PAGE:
Thursday, November 10, 2011

Do you give a KLOUT

Wayne Mansfield

Hi everyone

As you know, I am a numbers freak so when my Klout score dropped by 20 points I wanted to know why. Here is a great article about Klout and why you should care [or not!]


This poll analysis was written by Jeremy Victor, editor-in-chief of For more of his writing, and follow him on Twitteror Google+.
SmartPulse — our weekly nonscientific reader poll in SmartBrief on Social Media — tracks feedback from leading marketers about social media practices and issues.
Our poll this week asked:
What’s your opinion of sites that try to measure social media influence, such as Klout? The results:
  • They’re important, but they’re not the only factor worth considering — 45.45%
  • They’re not to be taken seriously — 32.73%
  • Not sure — 18.18%
  • They’re the best measure of social media performance — 3.64%
Interesting, no? That said though, with this week’s analysis, I thought I would do something a little a different. Rather than me share my thoughts and analysis of Klout, I turned to the blogosphere in an attempt to share a point/counterpoint on the topic of influence. Below I’ve chosen to summarize key points from two of the smartest individuals on the topic.
Schaefer argues that the ability to promote content is an essential part of any social media strategy. The ability to promote content is known as “influence.” A social media program needs to be able to gauge that ability if its going to be successful — and that’s what Klout is trying to accomplish.
It gives you the ability to see who can really push the conversation in a space forward. Read the original article here.
Klout’s scores are based on a variety of factors, none of which is truly indicative of influence, because they’re based on a flawed set of assumptions about how people relate to one another. At best, it’s creating a score that tells you a person’s potential to influence others. But that score doesn’t tell you whether or not they’ll actually influence the people you’re hoping to reach. Klout is flawed because its assumes too much. Click here to read full article.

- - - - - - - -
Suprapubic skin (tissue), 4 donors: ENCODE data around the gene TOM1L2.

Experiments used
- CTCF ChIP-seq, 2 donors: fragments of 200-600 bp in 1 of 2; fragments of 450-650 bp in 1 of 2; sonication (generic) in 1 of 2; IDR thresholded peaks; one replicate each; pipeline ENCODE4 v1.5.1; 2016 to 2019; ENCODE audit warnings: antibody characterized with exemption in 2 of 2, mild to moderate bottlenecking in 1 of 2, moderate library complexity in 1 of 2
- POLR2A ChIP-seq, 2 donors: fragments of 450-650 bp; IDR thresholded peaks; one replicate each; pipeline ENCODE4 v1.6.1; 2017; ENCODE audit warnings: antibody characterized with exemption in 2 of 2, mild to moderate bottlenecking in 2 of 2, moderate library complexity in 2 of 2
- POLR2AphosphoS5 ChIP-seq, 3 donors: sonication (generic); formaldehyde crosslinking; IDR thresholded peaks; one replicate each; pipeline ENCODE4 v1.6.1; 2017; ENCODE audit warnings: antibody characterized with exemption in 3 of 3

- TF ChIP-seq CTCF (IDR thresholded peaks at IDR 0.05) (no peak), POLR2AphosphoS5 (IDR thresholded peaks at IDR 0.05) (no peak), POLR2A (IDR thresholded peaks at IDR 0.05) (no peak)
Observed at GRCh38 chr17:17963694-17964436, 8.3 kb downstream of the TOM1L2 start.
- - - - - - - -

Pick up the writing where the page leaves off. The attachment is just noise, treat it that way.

Wayne: So there you have it. What do you think??


  1. Hi Wayne, It's difficult to have confidence in Klout when they change their algorithm in a way that significantly lowers the score of almost all of its users. I may be biased, as my Klout score dropped 12 points, but their re-alignment did the double duty of creating skeptics and disappointing their users.

    I wish I didn't care, but I have to admit I still do.

  2. Tom Webster is absolutely right! Although I applaud Klout on it's intent, its premature because it's easy to prove how flawed it is by looking at people you know are casual in social networking that have comparative scores to those who are intently working to social network. I am sure that at some point, they will figure things out, but they are using a flawed product that will still be used because people don't know it's flawed and because they want to their measure their influence.

  3. Thanks guys for you comments... I think it will settle down but it does seem very strange when a friend I know who has less than 40 followers in Twitter has a score 15 points higher than me who has 100k followers...

  4. that reminds me! gotta check my Klout score today: